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Upcoming spring Orchestra concert tells unique stories through music

The spring Orchestra concert will be held on Wednesday, May 22 in the Shawano High School auditorium. Students will perform a very different variety of songs for the audience.

“We’re playing older music. It’s program music. It like tells a story. We’re playing one that goes along with the story like ‘Two Thousand Arabian Nights’,” sophomore Claire Gunther explained.

The orchestra tries to provide many different styles of music for the audience to enjoy. Each orchestra concert is unique in its own way.

Sophomore Macy Monfils stated, “We don’t just play the same styles of songs. Mrs. Sousek gives us like a wide range…So we’ll play like slow songs, we’ll play really fast songs, and that’s in like all of our concerts. None of our concerts are like the same and boring. They’re always fun.”

The orchestra changes up the songs at each concert. For this concert, the orchestra is playing different pieces which tell a story through the music

When asked about interesting aspects of the music, junior Payton Tullberg said, “The different styles that each piece gives and the time signatures give the feel of the piece with the notes that tell the story.”

Each individual song has a story and a meaning behind it. Students hope that the audience will join them as they tell the stories through their music. Students often look forward to playing certain songs and they enjoy doing so.

When asked about her favorite song to play, Gunther said, “In Concert Orchestra we are playing a piece called ‘Waltz of the Wicked’ that is fun to play because of the different style and rhythms it has in the notes.”

There are two different Orchestra classes. Some students are in both Orchestras, but the majority of them are in one or the other.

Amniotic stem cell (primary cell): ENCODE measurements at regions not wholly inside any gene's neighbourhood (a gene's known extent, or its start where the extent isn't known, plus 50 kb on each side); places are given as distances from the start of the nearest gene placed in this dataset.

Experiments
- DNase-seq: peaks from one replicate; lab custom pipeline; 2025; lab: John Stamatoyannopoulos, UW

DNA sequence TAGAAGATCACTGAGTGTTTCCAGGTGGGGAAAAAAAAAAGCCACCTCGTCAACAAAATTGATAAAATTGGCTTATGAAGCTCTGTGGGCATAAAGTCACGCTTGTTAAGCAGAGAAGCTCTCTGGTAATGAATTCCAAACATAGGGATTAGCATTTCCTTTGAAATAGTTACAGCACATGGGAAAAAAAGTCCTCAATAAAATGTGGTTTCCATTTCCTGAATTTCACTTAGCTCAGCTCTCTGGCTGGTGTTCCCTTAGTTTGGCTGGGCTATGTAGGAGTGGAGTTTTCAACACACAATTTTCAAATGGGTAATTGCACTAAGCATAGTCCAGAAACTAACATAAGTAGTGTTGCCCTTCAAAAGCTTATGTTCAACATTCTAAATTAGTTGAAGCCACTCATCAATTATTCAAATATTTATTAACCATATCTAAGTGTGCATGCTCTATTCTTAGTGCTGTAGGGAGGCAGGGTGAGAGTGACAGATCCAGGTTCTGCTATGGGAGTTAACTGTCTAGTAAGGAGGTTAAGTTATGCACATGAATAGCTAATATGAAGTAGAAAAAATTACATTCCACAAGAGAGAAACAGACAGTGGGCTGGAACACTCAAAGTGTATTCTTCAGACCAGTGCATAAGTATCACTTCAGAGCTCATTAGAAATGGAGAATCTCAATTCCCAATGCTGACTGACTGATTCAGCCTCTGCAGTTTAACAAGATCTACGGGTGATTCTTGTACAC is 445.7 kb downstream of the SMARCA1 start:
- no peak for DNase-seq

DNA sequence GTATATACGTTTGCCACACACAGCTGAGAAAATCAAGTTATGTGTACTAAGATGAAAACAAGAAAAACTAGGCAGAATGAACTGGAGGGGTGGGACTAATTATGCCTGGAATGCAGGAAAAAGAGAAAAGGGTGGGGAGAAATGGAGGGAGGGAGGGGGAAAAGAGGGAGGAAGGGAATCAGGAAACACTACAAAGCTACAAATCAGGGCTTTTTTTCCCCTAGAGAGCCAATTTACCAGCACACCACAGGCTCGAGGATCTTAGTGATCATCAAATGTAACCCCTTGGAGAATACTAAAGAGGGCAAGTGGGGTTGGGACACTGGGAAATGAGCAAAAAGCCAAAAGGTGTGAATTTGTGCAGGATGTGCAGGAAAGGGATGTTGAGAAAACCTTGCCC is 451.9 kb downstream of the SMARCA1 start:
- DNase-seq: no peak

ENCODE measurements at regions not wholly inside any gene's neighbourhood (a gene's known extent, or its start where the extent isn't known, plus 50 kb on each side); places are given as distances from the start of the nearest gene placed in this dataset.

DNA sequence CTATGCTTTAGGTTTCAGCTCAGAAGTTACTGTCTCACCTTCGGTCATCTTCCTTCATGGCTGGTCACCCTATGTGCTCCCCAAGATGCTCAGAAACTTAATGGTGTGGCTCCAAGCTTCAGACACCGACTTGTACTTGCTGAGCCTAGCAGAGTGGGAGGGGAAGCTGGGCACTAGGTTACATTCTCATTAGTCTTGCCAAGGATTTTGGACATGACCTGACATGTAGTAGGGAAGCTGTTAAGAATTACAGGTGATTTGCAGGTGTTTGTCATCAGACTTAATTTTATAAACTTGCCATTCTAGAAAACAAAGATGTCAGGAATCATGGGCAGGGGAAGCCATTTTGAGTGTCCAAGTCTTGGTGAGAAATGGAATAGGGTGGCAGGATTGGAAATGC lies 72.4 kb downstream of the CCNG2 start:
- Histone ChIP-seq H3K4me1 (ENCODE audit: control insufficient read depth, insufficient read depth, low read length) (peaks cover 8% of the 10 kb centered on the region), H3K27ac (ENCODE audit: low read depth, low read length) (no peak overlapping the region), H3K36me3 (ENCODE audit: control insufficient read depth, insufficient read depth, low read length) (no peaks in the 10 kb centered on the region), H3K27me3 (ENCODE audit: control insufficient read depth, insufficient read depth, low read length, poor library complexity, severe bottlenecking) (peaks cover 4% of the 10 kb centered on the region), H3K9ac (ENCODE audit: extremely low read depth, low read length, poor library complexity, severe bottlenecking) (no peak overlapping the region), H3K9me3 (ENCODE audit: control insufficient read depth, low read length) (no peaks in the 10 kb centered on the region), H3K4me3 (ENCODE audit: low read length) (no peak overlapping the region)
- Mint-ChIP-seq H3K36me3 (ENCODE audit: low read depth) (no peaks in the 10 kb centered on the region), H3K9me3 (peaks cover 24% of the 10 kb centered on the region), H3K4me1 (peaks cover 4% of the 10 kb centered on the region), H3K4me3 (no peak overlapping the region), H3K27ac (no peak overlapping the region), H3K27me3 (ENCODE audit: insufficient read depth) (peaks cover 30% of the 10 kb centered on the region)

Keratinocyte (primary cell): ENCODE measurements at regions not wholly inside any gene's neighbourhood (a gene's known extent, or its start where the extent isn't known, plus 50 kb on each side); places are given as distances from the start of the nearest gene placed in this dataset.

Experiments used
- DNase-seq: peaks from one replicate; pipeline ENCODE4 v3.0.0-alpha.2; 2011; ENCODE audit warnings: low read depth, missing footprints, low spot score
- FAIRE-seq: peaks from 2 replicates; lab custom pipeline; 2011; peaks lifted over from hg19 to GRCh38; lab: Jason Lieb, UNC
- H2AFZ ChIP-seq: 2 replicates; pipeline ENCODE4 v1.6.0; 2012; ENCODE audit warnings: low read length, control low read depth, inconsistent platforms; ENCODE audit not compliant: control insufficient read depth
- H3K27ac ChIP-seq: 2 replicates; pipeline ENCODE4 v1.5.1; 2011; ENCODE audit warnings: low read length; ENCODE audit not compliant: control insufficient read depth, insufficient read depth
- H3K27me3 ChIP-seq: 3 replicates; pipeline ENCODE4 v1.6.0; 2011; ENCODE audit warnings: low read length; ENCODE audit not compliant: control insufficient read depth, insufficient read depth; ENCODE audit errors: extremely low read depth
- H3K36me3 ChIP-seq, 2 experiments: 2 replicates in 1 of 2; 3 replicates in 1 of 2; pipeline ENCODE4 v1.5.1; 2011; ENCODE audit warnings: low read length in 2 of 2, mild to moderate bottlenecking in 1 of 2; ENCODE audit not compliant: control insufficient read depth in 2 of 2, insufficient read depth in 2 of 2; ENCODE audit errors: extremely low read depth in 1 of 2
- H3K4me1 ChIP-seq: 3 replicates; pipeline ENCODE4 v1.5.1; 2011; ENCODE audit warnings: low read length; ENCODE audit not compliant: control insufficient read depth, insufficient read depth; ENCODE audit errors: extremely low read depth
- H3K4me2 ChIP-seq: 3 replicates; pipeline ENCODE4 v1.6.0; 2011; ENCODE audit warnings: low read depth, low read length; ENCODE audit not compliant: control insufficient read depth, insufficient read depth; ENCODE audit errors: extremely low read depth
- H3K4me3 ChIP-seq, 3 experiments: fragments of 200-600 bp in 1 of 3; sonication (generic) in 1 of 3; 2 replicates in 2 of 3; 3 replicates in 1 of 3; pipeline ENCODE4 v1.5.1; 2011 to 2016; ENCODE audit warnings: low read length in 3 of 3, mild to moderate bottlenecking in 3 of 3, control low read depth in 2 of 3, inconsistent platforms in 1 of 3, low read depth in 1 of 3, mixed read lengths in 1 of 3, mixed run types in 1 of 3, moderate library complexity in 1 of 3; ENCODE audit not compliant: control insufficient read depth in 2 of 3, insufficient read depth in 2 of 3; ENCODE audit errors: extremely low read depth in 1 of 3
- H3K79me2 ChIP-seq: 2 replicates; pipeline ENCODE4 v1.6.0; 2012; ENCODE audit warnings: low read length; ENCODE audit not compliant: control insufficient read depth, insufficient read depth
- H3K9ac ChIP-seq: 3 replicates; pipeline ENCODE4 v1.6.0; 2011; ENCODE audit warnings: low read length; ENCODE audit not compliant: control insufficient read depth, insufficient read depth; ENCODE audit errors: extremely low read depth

“In the high school here we have two, Concert and Symphony Orchestra. The difference is the playing levels as well as the levels of maturity in students that are needed for each group,” Tullberg explained.

The more advanced students are in the Symphony Orchestra, while mainly underclassmen are in Concert Orchestra. Students who are in both orchestras have more responsibilities and often help the underclassmen as much as they can.

“Concert is 9th and 10th graders, and then some juniors and seniors who are in both Symphony and Concert,” Monfils stated. “They’re like our section leaders. They help us if we have any questions.”

Each section must make sure that they play their part. The different instruments play different roles in the orchestra that make them sound their best as a whole.

“Separately in sound we are good, but when we are together it sounds good and puts the story of the music together,” Tullberg said.

The sounds of each section combined creates beautiful music for the audience to enjoy. Individual practice is required to ensure that everyone knows their parts and the music sounds the best that it possibly can.

“Each section has its own responsibilities…Our melody tends to get passed on between first violins, second violins, violas and cellos,” Monfils explains. “Basses are always the beat. Cellos and basses normally are the beat, but cellos do get the melody sometimes.”

This concert will be the last concert that the seniors perform in. With this being their last performance as high school students, they want to make sure they put their best performance out there.

When asked what made this concert unique, Gunther said, “It’s more emotional because it’s the senior concert.” 

The seniors will be missed as they are often great mentors for the younger students.

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